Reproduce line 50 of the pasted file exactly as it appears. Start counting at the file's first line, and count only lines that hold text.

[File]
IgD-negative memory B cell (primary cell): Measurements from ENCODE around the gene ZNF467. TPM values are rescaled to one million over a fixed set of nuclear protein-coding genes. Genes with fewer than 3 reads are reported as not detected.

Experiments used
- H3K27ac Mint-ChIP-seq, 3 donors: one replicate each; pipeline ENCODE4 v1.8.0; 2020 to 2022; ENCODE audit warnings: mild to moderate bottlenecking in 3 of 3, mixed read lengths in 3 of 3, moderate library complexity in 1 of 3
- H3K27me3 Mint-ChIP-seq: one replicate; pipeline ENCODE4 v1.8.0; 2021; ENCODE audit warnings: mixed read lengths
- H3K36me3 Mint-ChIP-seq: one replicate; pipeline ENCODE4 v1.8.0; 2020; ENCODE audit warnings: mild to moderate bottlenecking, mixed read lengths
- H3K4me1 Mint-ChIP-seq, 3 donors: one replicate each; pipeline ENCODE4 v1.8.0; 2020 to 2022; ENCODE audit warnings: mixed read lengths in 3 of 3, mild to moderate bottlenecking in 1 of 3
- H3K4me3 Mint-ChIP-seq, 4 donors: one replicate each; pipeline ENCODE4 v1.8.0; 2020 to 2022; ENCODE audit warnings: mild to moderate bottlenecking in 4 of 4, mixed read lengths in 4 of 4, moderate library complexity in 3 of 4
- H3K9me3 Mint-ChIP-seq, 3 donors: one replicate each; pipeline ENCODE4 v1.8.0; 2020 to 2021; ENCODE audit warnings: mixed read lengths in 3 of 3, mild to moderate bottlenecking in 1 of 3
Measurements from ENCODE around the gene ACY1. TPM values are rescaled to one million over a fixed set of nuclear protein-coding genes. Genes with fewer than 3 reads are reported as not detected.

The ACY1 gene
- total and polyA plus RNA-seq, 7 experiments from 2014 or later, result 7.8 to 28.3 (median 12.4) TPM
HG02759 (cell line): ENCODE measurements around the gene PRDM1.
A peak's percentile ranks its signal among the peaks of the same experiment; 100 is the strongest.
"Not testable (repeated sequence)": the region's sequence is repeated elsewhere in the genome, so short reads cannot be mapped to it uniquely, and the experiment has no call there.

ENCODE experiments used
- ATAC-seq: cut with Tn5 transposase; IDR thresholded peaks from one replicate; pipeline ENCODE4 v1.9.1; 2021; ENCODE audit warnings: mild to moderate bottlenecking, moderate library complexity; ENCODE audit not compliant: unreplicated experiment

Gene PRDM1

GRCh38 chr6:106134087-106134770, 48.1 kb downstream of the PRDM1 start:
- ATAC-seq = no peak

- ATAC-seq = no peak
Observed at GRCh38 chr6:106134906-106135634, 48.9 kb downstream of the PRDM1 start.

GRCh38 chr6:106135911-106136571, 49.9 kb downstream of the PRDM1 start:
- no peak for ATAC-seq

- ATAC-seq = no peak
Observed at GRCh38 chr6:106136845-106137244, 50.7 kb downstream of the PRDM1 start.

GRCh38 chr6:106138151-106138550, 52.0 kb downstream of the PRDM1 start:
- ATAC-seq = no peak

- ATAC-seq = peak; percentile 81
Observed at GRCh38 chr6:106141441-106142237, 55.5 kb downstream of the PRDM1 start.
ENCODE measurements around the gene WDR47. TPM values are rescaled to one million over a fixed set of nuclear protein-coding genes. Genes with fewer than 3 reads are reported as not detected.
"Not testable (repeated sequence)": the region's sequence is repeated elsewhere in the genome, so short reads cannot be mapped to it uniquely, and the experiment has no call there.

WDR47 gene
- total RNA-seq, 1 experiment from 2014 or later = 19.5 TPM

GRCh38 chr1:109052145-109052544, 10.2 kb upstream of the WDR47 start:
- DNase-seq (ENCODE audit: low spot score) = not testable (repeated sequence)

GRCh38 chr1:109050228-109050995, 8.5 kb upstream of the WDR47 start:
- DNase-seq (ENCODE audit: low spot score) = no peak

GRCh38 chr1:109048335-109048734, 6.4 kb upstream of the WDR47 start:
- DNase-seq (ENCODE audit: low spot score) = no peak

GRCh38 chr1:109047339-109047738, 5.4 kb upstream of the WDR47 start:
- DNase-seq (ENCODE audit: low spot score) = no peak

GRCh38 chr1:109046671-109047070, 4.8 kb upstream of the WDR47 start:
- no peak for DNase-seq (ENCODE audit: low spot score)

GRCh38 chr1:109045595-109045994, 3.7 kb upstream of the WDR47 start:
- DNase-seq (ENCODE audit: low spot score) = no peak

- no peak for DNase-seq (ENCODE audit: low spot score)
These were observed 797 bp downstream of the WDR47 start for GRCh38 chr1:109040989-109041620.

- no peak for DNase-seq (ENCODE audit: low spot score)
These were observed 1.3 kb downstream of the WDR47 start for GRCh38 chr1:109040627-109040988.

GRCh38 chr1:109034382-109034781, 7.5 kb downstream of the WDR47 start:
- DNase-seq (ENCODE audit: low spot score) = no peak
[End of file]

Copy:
GRCh38 chr1:109034382-109034781, 7.5 kb downstream of the WDR47 start: